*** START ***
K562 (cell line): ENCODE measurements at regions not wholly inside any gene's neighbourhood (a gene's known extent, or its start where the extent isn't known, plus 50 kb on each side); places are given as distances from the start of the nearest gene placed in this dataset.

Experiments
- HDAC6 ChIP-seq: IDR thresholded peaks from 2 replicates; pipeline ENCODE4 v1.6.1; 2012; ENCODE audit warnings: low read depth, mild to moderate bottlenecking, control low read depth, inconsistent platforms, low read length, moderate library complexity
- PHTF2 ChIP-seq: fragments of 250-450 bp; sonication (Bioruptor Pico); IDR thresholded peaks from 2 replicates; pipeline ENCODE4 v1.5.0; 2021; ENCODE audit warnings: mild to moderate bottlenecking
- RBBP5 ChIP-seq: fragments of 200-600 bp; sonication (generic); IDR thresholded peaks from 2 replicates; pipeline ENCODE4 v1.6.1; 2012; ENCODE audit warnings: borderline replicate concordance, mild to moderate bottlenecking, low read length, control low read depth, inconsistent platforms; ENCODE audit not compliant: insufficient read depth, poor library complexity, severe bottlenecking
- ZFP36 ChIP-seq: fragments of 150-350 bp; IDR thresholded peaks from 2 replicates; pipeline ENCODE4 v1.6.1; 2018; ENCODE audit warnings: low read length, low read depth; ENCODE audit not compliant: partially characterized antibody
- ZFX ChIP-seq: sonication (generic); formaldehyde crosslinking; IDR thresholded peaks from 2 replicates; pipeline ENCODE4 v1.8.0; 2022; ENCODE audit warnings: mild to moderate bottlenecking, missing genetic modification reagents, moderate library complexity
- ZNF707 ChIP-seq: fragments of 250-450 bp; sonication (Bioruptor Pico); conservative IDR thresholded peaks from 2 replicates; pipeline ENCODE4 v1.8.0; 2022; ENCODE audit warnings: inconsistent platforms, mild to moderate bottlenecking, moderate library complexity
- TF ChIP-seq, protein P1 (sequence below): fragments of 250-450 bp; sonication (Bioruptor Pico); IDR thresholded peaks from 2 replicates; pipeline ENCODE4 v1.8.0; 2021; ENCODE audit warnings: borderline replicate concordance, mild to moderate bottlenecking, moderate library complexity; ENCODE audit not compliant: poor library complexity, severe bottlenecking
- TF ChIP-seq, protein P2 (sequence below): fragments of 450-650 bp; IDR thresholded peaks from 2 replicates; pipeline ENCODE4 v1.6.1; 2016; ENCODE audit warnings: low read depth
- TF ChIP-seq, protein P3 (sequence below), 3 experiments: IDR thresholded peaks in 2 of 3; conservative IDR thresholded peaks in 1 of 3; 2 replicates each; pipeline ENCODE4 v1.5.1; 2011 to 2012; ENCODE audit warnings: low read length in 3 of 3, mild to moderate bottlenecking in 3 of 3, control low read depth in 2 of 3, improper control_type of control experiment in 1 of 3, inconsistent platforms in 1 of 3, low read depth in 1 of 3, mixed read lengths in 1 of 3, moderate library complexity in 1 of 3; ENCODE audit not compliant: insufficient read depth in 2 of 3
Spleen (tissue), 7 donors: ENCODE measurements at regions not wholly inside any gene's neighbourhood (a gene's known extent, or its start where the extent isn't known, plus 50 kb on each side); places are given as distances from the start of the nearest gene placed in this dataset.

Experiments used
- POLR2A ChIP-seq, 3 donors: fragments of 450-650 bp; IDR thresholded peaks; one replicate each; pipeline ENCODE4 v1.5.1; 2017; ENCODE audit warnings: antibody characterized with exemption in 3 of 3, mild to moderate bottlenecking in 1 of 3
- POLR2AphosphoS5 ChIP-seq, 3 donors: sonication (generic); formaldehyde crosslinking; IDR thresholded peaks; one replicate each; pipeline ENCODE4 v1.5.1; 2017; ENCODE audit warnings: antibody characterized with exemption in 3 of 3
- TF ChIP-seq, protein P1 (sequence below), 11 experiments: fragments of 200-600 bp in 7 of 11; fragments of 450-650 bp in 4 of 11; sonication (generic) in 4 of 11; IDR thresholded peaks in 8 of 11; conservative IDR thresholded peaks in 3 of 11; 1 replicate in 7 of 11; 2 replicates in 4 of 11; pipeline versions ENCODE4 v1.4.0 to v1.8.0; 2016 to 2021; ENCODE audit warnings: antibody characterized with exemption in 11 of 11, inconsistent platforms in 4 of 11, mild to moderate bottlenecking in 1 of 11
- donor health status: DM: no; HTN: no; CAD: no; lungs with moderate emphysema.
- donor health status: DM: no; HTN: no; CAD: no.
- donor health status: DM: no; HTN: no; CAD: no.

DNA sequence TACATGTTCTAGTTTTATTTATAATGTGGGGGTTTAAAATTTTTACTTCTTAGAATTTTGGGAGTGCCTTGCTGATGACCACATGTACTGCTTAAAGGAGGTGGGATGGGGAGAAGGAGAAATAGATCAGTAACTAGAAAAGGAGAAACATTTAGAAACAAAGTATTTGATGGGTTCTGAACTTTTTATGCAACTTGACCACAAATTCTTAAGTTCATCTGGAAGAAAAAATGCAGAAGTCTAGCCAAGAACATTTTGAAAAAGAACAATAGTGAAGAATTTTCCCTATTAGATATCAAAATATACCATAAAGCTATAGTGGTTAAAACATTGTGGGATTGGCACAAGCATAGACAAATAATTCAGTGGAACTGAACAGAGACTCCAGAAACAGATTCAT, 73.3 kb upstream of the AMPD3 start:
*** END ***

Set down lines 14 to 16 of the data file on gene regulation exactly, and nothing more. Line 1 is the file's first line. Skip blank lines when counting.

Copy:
- POLR2A ChIP-seq, 3 donors: fragments of 450-650 bp; IDR thresholded peaks; one replicate each; pipeline ENCODE4 v1.5.1; 2017; ENCODE audit warnings: antibody characterized with exemption in 3 of 3, mild to moderate bottlenecking in 1 of 3
- POLR2AphosphoS5 ChIP-seq, 3 donors: sonication (generic); formaldehyde crosslinking; IDR thresholded peaks; one replicate each; pipeline ENCODE4 v1.5.1; 2017; ENCODE audit warnings: antibody characterized with exemption in 3 of 3
- TF ChIP-seq, protein P1 (sequence below), 11 experiments: fragments of 200-600 bp in 7 of 11; fragments of 450-650 bp in 4 of 11; sonication (generic) in 4 of 11; IDR thresholded peaks in 8 of 11; conservative IDR thresholded peaks in 3 of 11; 1 replicate in 7 of 11; 2 replicates in 4 of 11; pipeline versions ENCODE4 v1.4.0 to v1.8.0; 2016 to 2021; ENCODE audit warnings: antibody characterized with exemption in 11 of 11, inconsistent platforms in 4 of 11, mild to moderate bottlenecking in 1 of 11